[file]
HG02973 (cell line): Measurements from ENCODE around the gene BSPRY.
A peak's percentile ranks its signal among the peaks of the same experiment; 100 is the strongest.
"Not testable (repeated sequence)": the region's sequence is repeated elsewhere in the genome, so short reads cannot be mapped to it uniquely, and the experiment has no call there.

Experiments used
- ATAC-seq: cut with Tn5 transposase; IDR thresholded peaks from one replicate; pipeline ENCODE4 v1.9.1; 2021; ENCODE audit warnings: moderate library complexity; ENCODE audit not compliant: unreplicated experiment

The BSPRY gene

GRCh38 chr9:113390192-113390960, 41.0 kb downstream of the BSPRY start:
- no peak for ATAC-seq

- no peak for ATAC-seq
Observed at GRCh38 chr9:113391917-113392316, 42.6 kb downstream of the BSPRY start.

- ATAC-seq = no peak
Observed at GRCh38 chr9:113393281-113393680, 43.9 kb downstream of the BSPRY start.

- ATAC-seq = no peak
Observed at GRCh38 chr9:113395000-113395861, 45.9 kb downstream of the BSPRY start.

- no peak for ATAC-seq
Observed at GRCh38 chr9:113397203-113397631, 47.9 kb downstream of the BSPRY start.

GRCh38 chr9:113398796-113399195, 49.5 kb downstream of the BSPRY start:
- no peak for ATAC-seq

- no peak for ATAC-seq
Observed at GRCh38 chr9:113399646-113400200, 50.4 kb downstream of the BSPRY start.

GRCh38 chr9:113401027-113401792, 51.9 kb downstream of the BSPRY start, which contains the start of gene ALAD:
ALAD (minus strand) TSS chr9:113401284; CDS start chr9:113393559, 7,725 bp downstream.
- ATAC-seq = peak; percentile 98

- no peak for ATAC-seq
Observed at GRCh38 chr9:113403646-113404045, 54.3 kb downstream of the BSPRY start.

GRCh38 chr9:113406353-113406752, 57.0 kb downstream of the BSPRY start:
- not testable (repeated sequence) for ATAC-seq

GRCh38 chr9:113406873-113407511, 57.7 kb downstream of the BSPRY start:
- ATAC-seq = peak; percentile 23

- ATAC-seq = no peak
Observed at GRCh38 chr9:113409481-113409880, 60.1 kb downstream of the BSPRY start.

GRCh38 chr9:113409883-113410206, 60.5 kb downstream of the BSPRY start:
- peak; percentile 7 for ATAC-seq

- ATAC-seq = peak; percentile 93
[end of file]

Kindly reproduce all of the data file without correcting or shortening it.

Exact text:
HG02973 (cell line): Measurements from ENCODE around the gene BSPRY.
A peak's percentile ranks its signal among the peaks of the same experiment; 100 is the strongest.
"Not testable (repeated sequence)": the region's sequence is repeated elsewhere in the genome, so short reads cannot be mapped to it uniquely, and the experiment has no call there.

Experiments used
- ATAC-seq: cut with Tn5 transposase; IDR thresholded peaks from one replicate; pipeline ENCODE4 v1.9.1; 2021; ENCODE audit warnings: moderate library complexity; ENCODE audit not compliant: unreplicated experiment

The BSPRY gene

GRCh38 chr9:113390192-113390960, 41.0 kb downstream of the BSPRY start:
- no peak for ATAC-seq

- no peak for ATAC-seq
Observed at GRCh38 chr9:113391917-113392316, 42.6 kb downstream of the BSPRY start.

- ATAC-seq = no peak
Observed at GRCh38 chr9:113393281-113393680, 43.9 kb downstream of the BSPRY start.

- ATAC-seq = no peak
Observed at GRCh38 chr9:113395000-113395861, 45.9 kb downstream of the BSPRY start.

- no peak for ATAC-seq
Observed at GRCh38 chr9:113397203-113397631, 47.9 kb downstream of the BSPRY start.

GRCh38 chr9:113398796-113399195, 49.5 kb downstream of the BSPRY start:
- no peak for ATAC-seq

- no peak for ATAC-seq
Observed at GRCh38 chr9:113399646-113400200, 50.4 kb downstream of the BSPRY start.

GRCh38 chr9:113401027-113401792, 51.9 kb downstream of the BSPRY start, which contains the start of gene ALAD:
ALAD (minus strand) TSS chr9:113401284; CDS start chr9:113393559, 7,725 bp downstream.
- ATAC-seq = peak; percentile 98

- no peak for ATAC-seq
Observed at GRCh38 chr9:113403646-113404045, 54.3 kb downstream of the BSPRY start.

GRCh38 chr9:113406353-113406752, 57.0 kb downstream of the BSPRY start:
- not testable (repeated sequence) for ATAC-seq

GRCh38 chr9:113406873-113407511, 57.7 kb downstream of the BSPRY start:
- ATAC-seq = peak; percentile 23

- ATAC-seq = no peak
Observed at GRCh38 chr9:113409481-113409880, 60.1 kb downstream of the BSPRY start.

GRCh38 chr9:113409883-113410206, 60.5 kb downstream of the BSPRY start:
- peak; percentile 7 for ATAC-seq

- ATAC-seq = peak; percentile 93